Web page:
We mark the completion, on August 10, 1788 – 232 years ago today – of Mozart’s Symphony in C major, catalogued by Ludwig Köchel as K. 551 and nicknamed the “Jupiter”. It was Mozart’s final symphony, a towering, innovative masterwork, the greatest symphony ever composed to its time and by any standard of measure one of a handful of greatest symphonies ever composed. That it took Mozart all of 16 days to commit it to paper defies our imaginations. That it was composed back-to-back with the luminous, transcendentally lyric Symphony in E-flat major and the tragic, gut-busting Symphony in G Minor in something under a total of eight weeks beggars our belief. Finally, that Mozart managed this mind-blowing compositional feat while under a black cloud of grief, physical ill-health, and mounting financial disaster is just, well, inconceivable. Let’s add a bit more head-shaking information to the mix. At the same time he was composing these last three symphonies, Mozart was composing a number of other works as well! He completed his Trio for piano, violin and cello in E Major, K. 542 on June 22, 1788 and the Trio in C Major, K. 548, on July 14; he finished his […]

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Music History Monday: The Grandmother of them all: the Teatro alla Scala

We mark the opening on August 3, 1778 – 242 years today – of the grandmother of all opera houses, the Teatro alla Scala, or simply “La Scala.” The inaugural performance was the premiere of Antonio Salieri’s opera Europa Riconosciuta, or “Europe Rewarded”.  I trust we’re all aware that something being touted as “baseball season” has begun. Ordinarily, the return of professional baseball in the first week of April is a cause for celebration in my house, a seasonal marker as sure as the turning of the leaves in the fall and the true coming of spring, when the camellias bloom in mid-January (I know: if I didn’t live here I’d hate California too). But baseball in the time of COVID is, frankly, absurd; with more and more players being tested positive (today it was an unspecified number of St. Louis Cardinals), it seems to me that it’s only a matter of time before this truncated season is shut down for good. (I’m writing this on Friday, July 31; for all I know, by Monday, August 3 the “season” will already be over.) This sorry state of affairs calls for a necessary dose of nostalgic escapism. A particular badge of […]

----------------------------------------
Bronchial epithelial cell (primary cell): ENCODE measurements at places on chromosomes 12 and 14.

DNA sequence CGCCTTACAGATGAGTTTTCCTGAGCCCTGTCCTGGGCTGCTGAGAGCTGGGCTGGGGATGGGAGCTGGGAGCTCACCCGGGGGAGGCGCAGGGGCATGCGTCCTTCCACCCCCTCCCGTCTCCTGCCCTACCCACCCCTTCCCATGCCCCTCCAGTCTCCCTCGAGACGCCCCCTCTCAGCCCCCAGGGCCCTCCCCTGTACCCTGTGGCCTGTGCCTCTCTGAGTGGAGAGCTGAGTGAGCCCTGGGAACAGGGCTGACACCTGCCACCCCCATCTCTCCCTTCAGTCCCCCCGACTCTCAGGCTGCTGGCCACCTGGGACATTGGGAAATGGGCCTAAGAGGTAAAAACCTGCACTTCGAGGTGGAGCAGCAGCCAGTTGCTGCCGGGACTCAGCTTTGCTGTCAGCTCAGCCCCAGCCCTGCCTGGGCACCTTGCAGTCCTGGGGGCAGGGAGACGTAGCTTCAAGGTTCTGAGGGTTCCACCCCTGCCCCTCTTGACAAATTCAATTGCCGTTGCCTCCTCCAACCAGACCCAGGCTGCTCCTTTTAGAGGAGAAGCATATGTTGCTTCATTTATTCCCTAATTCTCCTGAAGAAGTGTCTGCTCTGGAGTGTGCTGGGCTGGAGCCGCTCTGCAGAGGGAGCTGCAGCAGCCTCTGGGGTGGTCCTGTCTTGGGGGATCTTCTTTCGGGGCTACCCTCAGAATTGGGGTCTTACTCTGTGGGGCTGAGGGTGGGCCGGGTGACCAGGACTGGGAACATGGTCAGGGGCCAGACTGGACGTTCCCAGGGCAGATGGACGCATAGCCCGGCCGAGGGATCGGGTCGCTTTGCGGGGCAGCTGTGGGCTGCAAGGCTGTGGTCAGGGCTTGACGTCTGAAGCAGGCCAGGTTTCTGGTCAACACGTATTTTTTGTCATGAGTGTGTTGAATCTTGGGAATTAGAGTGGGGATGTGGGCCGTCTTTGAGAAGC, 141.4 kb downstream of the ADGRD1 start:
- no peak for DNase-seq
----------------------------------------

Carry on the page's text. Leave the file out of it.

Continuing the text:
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Music History Monday: Ferruccio Busoni

We mark the death on July 27, 1924 – 96 years ago today – of the composer and pianist Ferruccio Busoni, who great fame rests on having invented the ice-smoothing machine popularized by none-other-than Charles Schulz’s Snoopy. Nah, I’m just messing with you: it was Frank Zamboni, 1901-1988, who invented the ice-thing in 1949.  We’re here to talk about Ferruccio Busoni, who was born in Empoli, Italy – a suburb of Florence – on April 1, 1866 and died on this day at the age of 58 in Berlin.  But before moving on to Signore Busoni, a tip-of-the hat to his countryman, Antonio Vivaldi – Il Prieto Rosso, “The Red Priest” – who died on this day in 1741 in Vienna, age 63. Vivaldi’s birth on March 4, 1678 was the subject of my Music History Monday post on March 4, 2019; I would invite you to check it out. Ferruccio Busoni was a phenomenon, a figure almost unique in Western music, a man and musician impossible to pigeon-hole. He was a virtuoso in pretty much every field of music he chose to explore. He was a pianist of other-worldly ability; a visionary composer possessing the very highest technical skills; […]

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Music History Monday: Shostakovich: Time magazine, a String Quartet, and a Symphony!

July 20th was a very important date in the life of the Soviet composer Dmitri Dmitriyevich Shostakovich. On July 20, 1942 – 78 years ago today – he appeared on the cover of Time magazine, wearing his Leningrad firefighter’s helmet and becoming, all at once, an international symbol for the Soviet struggle against the invading German horde. On this date in 1962 – 58 years ago today – Shostakovich completed his Symphony No. 13, subtitled “Babi Yar”, itself a stunning indictment of Soviet anti-Semitism and truly, the entire Soviet system. How and why he managed to get away with composing and premiering such a symphony without being strung up by his short-‘n’-curlies will be the subject of tomorrow’s Dr. Bob Prescribes post. Finally, on this day in 1964 – 56 years ago today – Shostakovich completed his String Quartet No. 10 in A-flat major, Op. 118. Yes indeed, July 20 was an important date in the life of Dmitri Shostakovich. But before we can get to Shostakovich and that Time magazine cover, we’ve got two other events to observe from this day in music history. We begin with a call-out to the songwriter, guitarist, and fusion bandleader Carlos Santana, who […]